- Truck movement is down in nearly all 50 states over a two-week moving average, according to data from FourKites. "We are seeing the residual effect of coming off a quarter end and the July 4th holiday," Glenn Koepke, VP of network enablement at FourKites, told Transport Dive.
- Inbound movement was particularly lower in several of the Great Lakes states. Movement in Michigan was down nearly 30% compared to its two-week moving average.
- The downturn coincides with states closing businesses again after a resurgence in COVID-19 cases. States witnessing a spike in positive cases, such as Arizona, Florida, Georgia and Texas, faced decreases in truck movement ranging from 10% to 12%.
After volume growth in May following a floor in late April, trucking movement is again trending down across the U.S. DAT data revealed similar trends in the demand slowdown. Load-to-truck ratios fell in van, flatbed and reefer the week of June 29 compared to the week before, though in all three modes the ratios were significantly higher in June compared to May. FTR and Truckstop.com reported a 16% week-over-week dip in load volume the last week of June.
The up-down, up-down again pattern of trucking movement makes the market unpredictable and uncertain, and makes planning and forecasting difficult for trucking executives. "The world is tougher and tougher to predict these days," Joe Boyle, CEO at Truce Software, told Transport Dive.
Part of the volume downturn can be attributed to seasonal trends. "Produce volumes from Mexico typically tail off quickly this time of year, and are now down 27% week over week," DAT wrote in an email. The U.S. Department of Agriculture found seasonal truckloads of produce fell 17% week over week June 28 as a result of fewer imports.
Many retailers and grocers stocked up ahead of the Fourth of July, which created a demand increase over the last two to four weeks, Koepke said. "In the weeks right after a quarter end or holiday, volume typically declines," he said.
Volume downturns are not universal across industries. FourKites' customer base has a strong presence in food and beverage, grocery, and CPG, so its data reflects movement in those industries. Agriculture, construction and manufacturing restarted in New York in mid-May, making June the "first full month where the state’s main manufacturing freight markets were fully active," Dean Croke, principal analyst for DAT, wrote in a Wednesday blog post. Month over month, dry van volumes rose 26% in June in markets in upstate New York.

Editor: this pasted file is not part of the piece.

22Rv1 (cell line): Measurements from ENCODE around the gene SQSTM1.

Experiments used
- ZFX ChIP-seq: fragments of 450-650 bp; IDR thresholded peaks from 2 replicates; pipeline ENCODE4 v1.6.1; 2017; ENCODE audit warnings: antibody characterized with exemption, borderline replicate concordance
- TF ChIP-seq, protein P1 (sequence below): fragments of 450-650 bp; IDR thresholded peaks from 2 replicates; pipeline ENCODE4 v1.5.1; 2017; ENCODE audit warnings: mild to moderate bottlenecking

Tight capacity may also contribute to the nationwide downturn of trucking movement. Boyle said trucking firms are facing the challenge of meeting demand and expanding capacity. FTR data showed an 11% decline in the supply of trucks the last week of June. DAT said capacity was tighter in the majority of southern markets, many of which were first to reopen businesses.
As a result, rates remain elevated. "The holiday might have even contributed to rate increases given decreased truck capacity in all segments," FTR wrote. Spot rates are up across modes, according to DAT, though the firm said its model shows early July as the peak for rates.
The near-term future holds continued uncertainty for the trucking market. "The market is in a significant state of flux," Koepke said. "Shipment volumes are fluctuating significantly week-to-week, [and] states and cities opening up at different paces causes imbalances in supply and demand within a market."
The upcoming back-to-school season is typically busy for supply chains, but not all school systems will move forward with normal reopening plans. New York City Mayor Bill de Blasio announced public schools will limit classroom attendance to one to three days per week, a move that would reduce the need for services such as school lunches, creating a knock-on effect on the industry transporting supplies.
Import volumes at U.S. seaports continue to decline, resulting in fewer loads for haulers. Preliminary June estimates predict a 6% year-over-year import volume decline. Imports shrank 9.3% year over year at the Port of Long Beach last month.
"There's such a lack of predictability right now," Boyle said. "The good news ... in the fleet segment is that this is essential work, so it's continued to be a very busy and demanding time."